Creating lease using the following metadata:
Lease Name: k8sensus-lease
Pod Name: k8sensus-67798d9cf6-vtlx6
Namespace: default
I1103 10:34:56.358804       1 leaderelection.go:248] attempting to acquire leader lease default/k8sensus-lease...
I1103 10:34:56.374900       1 main.go:60] New leader is: k8sensus-67798d9cf6-n4sgl
I1103 10:35:07.734547       1 main.go:60] New leader is: k8sensus-67798d9cf6-qwxj6

It’s working! A pod has been elected as the new leader. Let’s see the logs of the new leader pod:

❯ kubectl logs k8sensus-67798d9cf6-qwxj6
πŸš’πŸ—οΈ k8sensus is running!
Creating lease using the following metadata:
Lease Name: k8sensus-lease
Pod Name: k8sensus-67798d9cf6-qwxj6
Namespace: default
I1103 10:33:37.924516       1 leaderelection.go:248] attempting to acquire leader lease default/k8sensus-lease...
I1103 10:33:37.938187       1 main.go:60] New leader is: k8sensus-67798d9cf6-n4sgl
I1103 10:35:07.562421       1 leaderelection.go:258] successfully acquired lease default/k8sensus-lease
I1103 10:35:07.562627       1 main.go:57] I'm the new leader! πŸ˜‹
I1103 10:35:07.562845       1 main.go:70] k8sensus is running sample task.
I1103 10:35:17.563958       1 main.go:70] k8sensus is running sample task.
I1103 10:35:27.566011       1 main.go:70] k8sensus is running sample task.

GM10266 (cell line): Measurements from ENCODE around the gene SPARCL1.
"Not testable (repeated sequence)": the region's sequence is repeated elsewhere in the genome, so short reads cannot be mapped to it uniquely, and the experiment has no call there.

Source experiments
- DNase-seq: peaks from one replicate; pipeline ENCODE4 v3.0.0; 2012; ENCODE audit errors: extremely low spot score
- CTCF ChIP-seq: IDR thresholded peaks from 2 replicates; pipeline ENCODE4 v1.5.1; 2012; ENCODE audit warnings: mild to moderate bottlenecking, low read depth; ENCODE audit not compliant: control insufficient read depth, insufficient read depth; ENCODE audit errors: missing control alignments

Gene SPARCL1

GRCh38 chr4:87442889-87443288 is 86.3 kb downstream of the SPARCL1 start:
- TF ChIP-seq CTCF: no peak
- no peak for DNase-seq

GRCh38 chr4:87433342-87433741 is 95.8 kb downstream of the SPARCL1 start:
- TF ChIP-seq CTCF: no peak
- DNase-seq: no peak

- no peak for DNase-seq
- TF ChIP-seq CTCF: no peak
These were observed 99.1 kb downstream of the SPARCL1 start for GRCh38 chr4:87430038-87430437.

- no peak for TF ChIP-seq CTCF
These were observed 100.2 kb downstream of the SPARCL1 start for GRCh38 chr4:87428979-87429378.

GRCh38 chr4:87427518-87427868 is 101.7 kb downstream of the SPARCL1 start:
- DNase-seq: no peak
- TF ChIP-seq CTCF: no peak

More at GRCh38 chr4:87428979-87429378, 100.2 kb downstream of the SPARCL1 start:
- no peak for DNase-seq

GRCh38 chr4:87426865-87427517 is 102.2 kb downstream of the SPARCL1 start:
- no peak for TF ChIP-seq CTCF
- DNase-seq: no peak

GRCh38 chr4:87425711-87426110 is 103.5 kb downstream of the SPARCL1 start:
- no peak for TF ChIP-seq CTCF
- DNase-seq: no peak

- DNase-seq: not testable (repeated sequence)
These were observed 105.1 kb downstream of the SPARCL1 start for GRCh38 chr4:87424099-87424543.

As expected, the leader pod runs our sample task successfully!

Let’s inspect the lease lock object too:

❯ kubectl describe lease k8sensus-lease
Name:         k8sensus-lease
Namespace:    default
Labels:       <none>
Annotations:  <none>
API Version:  coordination.k8s.io/v1
Kind:         Lease
  Creation Timestamp:  2021-11-03T10:33:30Z
  Managed Fields:
    API Version:  coordination.k8s.io/v1
    Fields Type:  FieldsV1
    Manager:         k8sensus
    Operation:       Update
    Time:            2021-11-03T10:33:30Z
  Resource Version:  15947
  UID:               7b1aac4c-baa8-4c3d-a6c8-18deff2f0c2f
  Acquire Time:            2021-11-03T10:35:07.497077Z
  Holder Identity:         k8sensus-67798d9cf6-qwxj6
  Lease Duration Seconds:  15
  Lease Transitions:       1
  Renew Time:              2021-11-03T10:39:26.731022Z
Events:                    <none>

Upon inspection of the Holder Identity field under Spec, we can see that the leader’s pod name matches the holder identity, which proves that the lease has been acquired by the new leader.

If you want to cleanup all the deployments deploying during this post, use:

❯ kubectl delete deployment k8sensus
deployment.apps "k8sensus" deleted

This was fun! I hope you learnt more about Kubernetes and leader election from this post; this post is the brief overview of my exploration of the Go client for Kubernetes.

I used Carlos Becker’s post as a reference while I was writing this post. Thank you Carlos!